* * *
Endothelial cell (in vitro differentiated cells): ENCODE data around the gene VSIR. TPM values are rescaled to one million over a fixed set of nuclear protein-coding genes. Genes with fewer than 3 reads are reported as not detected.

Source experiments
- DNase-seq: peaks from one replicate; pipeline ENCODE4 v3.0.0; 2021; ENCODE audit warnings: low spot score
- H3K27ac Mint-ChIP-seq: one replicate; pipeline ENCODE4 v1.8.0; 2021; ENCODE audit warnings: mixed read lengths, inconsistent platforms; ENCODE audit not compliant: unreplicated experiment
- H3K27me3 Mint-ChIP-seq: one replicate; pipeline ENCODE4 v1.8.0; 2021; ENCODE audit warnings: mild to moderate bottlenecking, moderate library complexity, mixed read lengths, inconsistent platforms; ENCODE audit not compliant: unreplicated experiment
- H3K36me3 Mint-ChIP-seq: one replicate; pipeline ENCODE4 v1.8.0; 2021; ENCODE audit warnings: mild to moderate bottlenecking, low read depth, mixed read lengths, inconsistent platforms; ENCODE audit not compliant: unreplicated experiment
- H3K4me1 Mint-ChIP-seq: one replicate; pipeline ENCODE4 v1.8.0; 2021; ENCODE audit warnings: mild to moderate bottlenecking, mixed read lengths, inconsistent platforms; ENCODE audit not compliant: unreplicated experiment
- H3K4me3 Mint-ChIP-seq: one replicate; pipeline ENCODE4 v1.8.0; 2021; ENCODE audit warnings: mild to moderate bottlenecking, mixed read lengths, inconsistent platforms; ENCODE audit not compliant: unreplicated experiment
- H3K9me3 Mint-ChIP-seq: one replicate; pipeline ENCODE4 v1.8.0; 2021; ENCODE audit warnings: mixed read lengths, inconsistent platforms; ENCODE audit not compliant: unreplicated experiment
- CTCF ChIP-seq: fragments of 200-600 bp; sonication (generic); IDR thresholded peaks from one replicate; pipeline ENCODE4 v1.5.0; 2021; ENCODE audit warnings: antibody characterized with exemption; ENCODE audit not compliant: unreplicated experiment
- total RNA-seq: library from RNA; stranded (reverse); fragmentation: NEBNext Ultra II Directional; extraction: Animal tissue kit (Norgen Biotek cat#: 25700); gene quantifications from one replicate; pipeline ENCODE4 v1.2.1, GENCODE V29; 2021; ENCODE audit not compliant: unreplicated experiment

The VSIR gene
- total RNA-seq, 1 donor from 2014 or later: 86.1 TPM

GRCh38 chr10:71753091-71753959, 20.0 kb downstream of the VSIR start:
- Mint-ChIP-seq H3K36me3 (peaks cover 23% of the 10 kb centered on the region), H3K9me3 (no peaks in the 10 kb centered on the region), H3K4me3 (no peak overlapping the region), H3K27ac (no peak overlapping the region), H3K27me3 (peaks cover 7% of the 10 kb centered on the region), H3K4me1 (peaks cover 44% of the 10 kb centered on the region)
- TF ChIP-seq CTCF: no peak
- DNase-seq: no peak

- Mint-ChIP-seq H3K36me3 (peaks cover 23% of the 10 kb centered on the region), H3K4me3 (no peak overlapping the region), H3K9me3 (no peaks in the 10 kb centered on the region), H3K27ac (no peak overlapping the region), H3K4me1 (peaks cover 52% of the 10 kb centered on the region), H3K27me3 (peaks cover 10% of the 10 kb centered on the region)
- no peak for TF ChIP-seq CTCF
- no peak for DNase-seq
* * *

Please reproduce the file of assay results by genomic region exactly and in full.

Endothelial cell (in vitro differentiated cells): ENCODE data around the gene VSIR. TPM values are rescaled to one million over a fixed set of nuclear protein-coding genes. Genes with fewer than 3 reads are reported as not detected.

Source experiments
- DNase-seq: peaks from one replicate; pipeline ENCODE4 v3.0.0; 2021; ENCODE audit warnings: low spot score
- H3K27ac Mint-ChIP-seq: one replicate; pipeline ENCODE4 v1.8.0; 2021; ENCODE audit warnings: mixed read lengths, inconsistent platforms; ENCODE audit not compliant: unreplicated experiment
- H3K27me3 Mint-ChIP-seq: one replicate; pipeline ENCODE4 v1.8.0; 2021; ENCODE audit warnings: mild to moderate bottlenecking, moderate library complexity, mixed read lengths, inconsistent platforms; ENCODE audit not compliant: unreplicated experiment
- H3K36me3 Mint-ChIP-seq: one replicate; pipeline ENCODE4 v1.8.0; 2021; ENCODE audit warnings: mild to moderate bottlenecking, low read depth, mixed read lengths, inconsistent platforms; ENCODE audit not compliant: unreplicated experiment
- H3K4me1 Mint-ChIP-seq: one replicate; pipeline ENCODE4 v1.8.0; 2021; ENCODE audit warnings: mild to moderate bottlenecking, mixed read lengths, inconsistent platforms; ENCODE audit not compliant: unreplicated experiment
- H3K4me3 Mint-ChIP-seq: one replicate; pipeline ENCODE4 v1.8.0; 2021; ENCODE audit warnings: mild to moderate bottlenecking, mixed read lengths, inconsistent platforms; ENCODE audit not compliant: unreplicated experiment
- H3K9me3 Mint-ChIP-seq: one replicate; pipeline ENCODE4 v1.8.0; 2021; ENCODE audit warnings: mixed read lengths, inconsistent platforms; ENCODE audit not compliant: unreplicated experiment
- CTCF ChIP-seq: fragments of 200-600 bp; sonication (generic); IDR thresholded peaks from one replicate; pipeline ENCODE4 v1.5.0; 2021; ENCODE audit warnings: antibody characterized with exemption; ENCODE audit not compliant: unreplicated experiment
- total RNA-seq: library from RNA; stranded (reverse); fragmentation: NEBNext Ultra II Directional; extraction: Animal tissue kit (Norgen Biotek cat#: 25700); gene quantifications from one replicate; pipeline ENCODE4 v1.2.1, GENCODE V29; 2021; ENCODE audit not compliant: unreplicated experiment

The VSIR gene
- total RNA-seq, 1 donor from 2014 or later: 86.1 TPM

GRCh38 chr10:71753091-71753959, 20.0 kb downstream of the VSIR start:
- Mint-ChIP-seq H3K36me3 (peaks cover 23% of the 10 kb centered on the region), H3K9me3 (no peaks in the 10 kb centered on the region), H3K4me3 (no peak overlapping the region), H3K27ac (no peak overlapping the region), H3K27me3 (peaks cover 7% of the 10 kb centered on the region), H3K4me1 (peaks cover 44% of the 10 kb centered on the region)
- TF ChIP-seq CTCF: no peak
- DNase-seq: no peak

- Mint-ChIP-seq H3K36me3 (peaks cover 23% of the 10 kb centered on the region), H3K4me3 (no peak overlapping the region), H3K9me3 (no peaks in the 10 kb centered on the region), H3K27ac (no peak overlapping the region), H3K4me1 (peaks cover 52% of the 10 kb centered on the region), H3K27me3 (peaks cover 10% of the 10 kb centered on the region)
- no peak for TF ChIP-seq CTCF
- no peak for DNase-seq